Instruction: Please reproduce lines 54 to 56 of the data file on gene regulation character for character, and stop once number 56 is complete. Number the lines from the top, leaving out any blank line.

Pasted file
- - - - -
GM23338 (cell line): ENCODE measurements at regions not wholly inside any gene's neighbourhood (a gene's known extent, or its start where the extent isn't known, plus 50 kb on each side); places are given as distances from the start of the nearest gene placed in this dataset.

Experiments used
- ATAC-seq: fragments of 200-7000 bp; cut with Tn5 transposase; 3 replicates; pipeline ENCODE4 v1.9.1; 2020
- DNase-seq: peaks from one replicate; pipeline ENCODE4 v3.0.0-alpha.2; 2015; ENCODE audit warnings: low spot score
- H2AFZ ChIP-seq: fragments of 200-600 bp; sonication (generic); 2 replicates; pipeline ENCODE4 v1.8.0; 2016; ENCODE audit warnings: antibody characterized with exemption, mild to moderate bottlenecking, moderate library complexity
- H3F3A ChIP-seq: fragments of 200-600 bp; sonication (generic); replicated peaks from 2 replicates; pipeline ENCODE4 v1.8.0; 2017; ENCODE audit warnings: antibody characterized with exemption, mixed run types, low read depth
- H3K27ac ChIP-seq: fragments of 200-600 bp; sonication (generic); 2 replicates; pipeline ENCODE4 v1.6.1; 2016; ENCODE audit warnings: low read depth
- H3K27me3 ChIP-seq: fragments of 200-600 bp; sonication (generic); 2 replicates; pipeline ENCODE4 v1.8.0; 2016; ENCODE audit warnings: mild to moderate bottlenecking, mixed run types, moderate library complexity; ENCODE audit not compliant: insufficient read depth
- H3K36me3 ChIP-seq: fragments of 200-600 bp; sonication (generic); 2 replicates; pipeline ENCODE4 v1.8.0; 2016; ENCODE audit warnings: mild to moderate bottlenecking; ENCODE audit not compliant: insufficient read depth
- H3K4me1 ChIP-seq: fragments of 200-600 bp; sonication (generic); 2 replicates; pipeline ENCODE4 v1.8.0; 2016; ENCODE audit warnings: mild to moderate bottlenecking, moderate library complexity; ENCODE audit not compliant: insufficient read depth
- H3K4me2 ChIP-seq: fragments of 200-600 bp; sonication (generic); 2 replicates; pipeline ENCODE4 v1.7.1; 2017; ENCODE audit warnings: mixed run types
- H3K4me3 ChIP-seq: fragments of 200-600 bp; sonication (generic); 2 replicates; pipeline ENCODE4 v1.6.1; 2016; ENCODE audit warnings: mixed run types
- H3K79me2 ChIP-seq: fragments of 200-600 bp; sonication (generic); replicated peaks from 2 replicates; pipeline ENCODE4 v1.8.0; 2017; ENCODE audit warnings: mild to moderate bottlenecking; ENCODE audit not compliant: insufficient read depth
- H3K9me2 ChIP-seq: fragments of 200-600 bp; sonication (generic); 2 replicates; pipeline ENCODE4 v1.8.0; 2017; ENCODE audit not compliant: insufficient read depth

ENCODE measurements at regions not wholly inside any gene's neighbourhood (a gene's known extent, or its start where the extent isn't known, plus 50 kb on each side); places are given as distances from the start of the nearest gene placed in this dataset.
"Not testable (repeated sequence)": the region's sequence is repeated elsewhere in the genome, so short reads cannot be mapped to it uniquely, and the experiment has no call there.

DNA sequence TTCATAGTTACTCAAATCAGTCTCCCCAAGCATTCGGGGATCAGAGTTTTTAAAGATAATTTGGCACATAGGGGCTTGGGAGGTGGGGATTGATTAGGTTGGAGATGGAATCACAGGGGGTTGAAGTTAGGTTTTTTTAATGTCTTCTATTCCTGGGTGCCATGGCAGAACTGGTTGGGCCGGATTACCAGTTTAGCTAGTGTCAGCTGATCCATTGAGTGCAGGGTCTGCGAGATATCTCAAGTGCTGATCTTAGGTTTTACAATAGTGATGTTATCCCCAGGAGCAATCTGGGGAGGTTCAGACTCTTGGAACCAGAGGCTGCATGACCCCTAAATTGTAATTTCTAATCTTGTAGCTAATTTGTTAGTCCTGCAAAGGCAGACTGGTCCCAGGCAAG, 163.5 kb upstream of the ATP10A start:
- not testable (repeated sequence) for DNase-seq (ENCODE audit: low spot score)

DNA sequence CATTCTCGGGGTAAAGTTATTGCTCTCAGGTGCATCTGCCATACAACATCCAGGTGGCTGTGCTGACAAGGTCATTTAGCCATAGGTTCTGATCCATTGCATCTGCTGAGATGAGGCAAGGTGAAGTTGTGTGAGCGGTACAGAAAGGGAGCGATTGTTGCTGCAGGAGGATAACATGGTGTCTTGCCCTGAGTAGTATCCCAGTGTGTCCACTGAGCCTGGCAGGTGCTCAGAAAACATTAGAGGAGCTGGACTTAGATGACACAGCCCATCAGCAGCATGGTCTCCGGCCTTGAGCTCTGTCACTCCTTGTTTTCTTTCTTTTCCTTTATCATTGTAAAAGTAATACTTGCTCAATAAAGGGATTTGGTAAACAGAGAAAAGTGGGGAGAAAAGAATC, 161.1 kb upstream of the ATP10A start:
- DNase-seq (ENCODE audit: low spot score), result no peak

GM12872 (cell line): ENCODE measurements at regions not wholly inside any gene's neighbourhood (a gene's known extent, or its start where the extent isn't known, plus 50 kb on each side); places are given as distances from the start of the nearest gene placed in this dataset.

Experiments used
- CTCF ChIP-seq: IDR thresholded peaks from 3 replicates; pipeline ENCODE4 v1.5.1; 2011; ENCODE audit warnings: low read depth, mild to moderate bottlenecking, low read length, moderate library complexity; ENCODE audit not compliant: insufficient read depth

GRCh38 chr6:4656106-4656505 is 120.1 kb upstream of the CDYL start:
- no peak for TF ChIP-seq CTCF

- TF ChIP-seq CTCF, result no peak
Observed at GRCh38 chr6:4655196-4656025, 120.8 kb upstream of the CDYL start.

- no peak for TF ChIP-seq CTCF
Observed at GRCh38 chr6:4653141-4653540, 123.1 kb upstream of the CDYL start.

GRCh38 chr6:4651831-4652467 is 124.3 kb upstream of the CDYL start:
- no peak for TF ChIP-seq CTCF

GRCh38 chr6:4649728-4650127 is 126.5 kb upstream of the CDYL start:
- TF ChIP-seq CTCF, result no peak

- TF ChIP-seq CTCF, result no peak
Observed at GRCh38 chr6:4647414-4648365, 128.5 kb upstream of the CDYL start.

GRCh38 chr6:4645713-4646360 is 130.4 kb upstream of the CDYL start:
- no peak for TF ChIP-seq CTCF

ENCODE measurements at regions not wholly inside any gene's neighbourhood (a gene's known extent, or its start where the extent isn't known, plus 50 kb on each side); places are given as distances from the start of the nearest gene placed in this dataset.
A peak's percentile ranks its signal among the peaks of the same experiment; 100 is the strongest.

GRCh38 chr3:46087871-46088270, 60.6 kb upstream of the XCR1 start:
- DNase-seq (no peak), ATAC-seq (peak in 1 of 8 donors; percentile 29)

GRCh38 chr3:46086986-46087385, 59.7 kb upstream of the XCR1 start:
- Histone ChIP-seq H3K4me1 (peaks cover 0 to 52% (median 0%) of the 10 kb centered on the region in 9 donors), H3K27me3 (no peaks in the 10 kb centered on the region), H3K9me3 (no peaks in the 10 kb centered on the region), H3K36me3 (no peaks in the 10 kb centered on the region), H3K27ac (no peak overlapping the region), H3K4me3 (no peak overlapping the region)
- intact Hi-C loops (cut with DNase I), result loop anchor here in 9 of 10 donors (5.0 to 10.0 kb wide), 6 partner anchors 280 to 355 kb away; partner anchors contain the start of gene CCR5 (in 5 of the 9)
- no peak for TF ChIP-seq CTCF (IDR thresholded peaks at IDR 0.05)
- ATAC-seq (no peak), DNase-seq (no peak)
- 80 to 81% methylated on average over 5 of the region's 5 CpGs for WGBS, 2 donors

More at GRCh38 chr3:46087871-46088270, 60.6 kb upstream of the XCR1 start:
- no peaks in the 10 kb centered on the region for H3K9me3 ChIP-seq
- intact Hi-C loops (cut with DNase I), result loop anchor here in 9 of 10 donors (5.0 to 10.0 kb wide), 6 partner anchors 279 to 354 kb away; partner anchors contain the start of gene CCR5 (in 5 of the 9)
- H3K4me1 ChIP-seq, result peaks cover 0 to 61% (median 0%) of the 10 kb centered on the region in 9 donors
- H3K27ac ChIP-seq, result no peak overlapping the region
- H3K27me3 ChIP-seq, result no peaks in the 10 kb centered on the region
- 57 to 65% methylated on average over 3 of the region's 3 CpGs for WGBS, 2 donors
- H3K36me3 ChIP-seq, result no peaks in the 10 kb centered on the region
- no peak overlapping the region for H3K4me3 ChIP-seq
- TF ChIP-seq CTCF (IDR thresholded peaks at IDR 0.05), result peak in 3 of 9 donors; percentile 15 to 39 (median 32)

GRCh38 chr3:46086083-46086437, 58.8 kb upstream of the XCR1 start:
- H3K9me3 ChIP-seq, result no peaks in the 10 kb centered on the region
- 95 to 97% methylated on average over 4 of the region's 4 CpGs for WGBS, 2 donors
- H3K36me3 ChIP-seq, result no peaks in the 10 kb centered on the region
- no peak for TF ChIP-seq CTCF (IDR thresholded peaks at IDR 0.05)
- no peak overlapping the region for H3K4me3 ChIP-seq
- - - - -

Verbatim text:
- 57 to 65% methylated on average over 3 of the region's 3 CpGs for WGBS, 2 donors
- H3K36me3 ChIP-seq, result no peaks in the 10 kb centered on the region
- no peak overlapping the region for H3K4me3 ChIP-seq